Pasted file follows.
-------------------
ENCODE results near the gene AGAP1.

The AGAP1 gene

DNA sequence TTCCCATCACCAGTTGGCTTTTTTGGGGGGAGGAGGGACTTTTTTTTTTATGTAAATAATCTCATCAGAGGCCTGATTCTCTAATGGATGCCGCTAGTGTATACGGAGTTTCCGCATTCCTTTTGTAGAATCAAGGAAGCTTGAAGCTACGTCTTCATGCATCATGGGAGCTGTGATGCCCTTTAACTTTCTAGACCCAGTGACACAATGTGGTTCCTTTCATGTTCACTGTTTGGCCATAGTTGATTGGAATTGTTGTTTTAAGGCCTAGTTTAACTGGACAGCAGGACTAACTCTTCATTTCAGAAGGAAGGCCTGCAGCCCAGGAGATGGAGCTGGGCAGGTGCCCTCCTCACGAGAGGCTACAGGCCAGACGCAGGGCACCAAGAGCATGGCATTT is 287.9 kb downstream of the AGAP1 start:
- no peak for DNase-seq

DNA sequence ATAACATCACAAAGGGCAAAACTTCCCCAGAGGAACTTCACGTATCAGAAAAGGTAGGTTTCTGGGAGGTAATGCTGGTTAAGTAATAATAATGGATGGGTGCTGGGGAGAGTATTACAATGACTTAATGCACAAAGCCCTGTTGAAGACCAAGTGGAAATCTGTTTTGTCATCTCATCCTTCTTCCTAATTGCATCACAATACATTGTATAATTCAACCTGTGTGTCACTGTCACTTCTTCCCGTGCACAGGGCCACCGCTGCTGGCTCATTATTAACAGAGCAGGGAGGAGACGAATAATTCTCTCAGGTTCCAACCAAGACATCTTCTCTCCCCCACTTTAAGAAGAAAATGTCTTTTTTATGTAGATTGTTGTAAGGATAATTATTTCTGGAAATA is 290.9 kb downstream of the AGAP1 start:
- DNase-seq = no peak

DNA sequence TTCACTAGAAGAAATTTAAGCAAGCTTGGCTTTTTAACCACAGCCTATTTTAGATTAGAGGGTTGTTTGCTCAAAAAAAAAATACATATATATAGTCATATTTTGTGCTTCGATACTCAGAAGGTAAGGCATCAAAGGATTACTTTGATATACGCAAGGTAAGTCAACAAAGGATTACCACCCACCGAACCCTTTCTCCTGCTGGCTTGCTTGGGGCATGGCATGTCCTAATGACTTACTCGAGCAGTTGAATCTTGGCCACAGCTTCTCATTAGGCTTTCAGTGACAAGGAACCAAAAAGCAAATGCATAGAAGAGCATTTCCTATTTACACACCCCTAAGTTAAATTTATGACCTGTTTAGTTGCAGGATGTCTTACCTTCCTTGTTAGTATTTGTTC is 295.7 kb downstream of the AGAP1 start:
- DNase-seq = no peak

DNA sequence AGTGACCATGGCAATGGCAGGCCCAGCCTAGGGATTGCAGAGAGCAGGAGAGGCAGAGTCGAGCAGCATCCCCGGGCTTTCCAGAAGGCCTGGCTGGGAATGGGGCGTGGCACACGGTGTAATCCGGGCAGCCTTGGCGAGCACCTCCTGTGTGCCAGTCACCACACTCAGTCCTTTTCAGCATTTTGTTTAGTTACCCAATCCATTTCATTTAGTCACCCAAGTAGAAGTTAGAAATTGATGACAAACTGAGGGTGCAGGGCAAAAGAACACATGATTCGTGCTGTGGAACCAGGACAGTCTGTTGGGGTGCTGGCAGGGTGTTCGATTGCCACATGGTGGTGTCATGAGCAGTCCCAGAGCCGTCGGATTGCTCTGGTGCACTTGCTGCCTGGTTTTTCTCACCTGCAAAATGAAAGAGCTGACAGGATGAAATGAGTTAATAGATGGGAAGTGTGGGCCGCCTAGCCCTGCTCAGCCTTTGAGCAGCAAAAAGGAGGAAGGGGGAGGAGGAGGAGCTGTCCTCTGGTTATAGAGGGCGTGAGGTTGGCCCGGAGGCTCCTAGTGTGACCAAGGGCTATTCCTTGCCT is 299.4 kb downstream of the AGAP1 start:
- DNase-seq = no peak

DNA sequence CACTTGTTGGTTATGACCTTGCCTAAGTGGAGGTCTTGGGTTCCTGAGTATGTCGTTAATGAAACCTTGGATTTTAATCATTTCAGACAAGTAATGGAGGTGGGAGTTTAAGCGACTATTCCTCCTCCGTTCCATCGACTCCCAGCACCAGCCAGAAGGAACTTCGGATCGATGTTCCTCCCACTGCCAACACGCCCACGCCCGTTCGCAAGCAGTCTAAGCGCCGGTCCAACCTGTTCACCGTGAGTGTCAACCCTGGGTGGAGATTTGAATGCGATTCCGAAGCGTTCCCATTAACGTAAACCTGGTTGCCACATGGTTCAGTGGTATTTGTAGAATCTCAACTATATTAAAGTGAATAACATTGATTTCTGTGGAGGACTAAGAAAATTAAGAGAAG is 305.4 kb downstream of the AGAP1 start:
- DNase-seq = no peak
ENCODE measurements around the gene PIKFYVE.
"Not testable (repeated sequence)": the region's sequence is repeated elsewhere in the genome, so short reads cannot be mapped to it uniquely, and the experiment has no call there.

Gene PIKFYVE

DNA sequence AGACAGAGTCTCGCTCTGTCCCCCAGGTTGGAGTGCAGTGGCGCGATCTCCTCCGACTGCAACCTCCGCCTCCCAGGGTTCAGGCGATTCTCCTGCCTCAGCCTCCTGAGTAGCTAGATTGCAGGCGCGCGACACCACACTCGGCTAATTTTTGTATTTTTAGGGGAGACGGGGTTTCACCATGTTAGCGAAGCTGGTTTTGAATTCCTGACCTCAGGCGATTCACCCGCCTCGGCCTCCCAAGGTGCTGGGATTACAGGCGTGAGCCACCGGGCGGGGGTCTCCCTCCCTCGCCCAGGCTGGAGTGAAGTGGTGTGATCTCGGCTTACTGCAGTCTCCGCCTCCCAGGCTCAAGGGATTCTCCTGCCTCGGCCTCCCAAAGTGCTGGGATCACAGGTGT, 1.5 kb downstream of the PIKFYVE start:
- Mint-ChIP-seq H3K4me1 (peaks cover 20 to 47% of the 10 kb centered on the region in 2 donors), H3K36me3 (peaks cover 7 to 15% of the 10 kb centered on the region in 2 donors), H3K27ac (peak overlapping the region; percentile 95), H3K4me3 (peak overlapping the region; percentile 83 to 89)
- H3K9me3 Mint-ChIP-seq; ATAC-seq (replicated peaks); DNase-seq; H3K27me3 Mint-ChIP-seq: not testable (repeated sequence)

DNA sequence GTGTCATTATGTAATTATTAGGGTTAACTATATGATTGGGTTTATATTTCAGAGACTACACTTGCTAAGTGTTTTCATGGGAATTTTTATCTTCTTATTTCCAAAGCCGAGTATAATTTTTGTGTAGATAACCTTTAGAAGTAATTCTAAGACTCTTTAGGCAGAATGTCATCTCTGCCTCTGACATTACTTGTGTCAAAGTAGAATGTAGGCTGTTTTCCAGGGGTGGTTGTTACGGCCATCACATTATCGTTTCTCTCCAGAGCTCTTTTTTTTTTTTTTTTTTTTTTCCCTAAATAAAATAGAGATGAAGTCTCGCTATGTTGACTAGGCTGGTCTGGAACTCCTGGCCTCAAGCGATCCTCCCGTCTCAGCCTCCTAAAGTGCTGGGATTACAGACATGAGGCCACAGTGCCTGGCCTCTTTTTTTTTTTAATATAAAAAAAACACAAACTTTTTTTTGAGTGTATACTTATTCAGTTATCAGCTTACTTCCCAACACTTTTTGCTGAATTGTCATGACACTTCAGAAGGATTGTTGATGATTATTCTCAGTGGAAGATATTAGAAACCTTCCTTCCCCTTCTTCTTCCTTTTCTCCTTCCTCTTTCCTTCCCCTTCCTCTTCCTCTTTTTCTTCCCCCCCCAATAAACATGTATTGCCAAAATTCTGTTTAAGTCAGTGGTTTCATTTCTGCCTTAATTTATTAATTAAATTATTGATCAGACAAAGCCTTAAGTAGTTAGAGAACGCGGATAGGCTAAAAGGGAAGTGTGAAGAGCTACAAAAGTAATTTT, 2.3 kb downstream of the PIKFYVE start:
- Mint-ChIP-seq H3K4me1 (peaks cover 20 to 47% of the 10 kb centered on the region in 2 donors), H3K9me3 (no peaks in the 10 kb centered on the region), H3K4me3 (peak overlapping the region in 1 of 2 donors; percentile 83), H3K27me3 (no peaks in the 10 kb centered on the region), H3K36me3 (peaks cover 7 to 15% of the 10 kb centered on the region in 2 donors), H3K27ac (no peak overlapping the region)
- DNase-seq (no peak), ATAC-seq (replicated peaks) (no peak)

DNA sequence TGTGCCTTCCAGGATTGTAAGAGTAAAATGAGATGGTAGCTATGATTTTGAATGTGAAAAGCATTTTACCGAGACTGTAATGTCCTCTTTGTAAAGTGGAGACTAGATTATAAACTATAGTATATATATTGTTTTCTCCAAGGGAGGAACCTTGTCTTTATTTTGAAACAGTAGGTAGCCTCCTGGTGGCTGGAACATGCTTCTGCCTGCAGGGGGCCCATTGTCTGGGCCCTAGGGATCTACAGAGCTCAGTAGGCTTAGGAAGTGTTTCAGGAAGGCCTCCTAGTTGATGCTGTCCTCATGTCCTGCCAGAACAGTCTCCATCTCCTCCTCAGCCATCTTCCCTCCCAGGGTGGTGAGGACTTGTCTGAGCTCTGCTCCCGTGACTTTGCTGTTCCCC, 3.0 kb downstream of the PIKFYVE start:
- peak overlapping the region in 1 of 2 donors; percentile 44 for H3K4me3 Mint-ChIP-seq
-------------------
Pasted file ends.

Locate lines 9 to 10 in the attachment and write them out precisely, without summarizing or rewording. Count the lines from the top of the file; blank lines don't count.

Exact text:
DNA sequence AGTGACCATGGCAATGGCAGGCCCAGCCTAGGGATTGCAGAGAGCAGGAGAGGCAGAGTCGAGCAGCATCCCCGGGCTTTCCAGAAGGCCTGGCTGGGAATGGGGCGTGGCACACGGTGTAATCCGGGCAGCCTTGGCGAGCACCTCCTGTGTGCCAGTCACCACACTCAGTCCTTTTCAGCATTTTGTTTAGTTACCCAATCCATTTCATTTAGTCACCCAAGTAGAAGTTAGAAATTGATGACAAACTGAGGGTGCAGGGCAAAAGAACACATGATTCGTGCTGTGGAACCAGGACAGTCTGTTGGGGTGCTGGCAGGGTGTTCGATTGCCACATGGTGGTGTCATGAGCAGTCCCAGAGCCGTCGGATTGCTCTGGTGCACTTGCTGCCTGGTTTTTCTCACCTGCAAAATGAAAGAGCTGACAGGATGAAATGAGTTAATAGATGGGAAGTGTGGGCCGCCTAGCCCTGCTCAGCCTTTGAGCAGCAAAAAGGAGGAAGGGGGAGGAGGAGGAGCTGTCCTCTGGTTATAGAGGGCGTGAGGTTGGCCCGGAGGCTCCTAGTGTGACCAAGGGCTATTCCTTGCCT is 299.4 kb downstream of the AGAP1 start:
- DNase-seq = no peak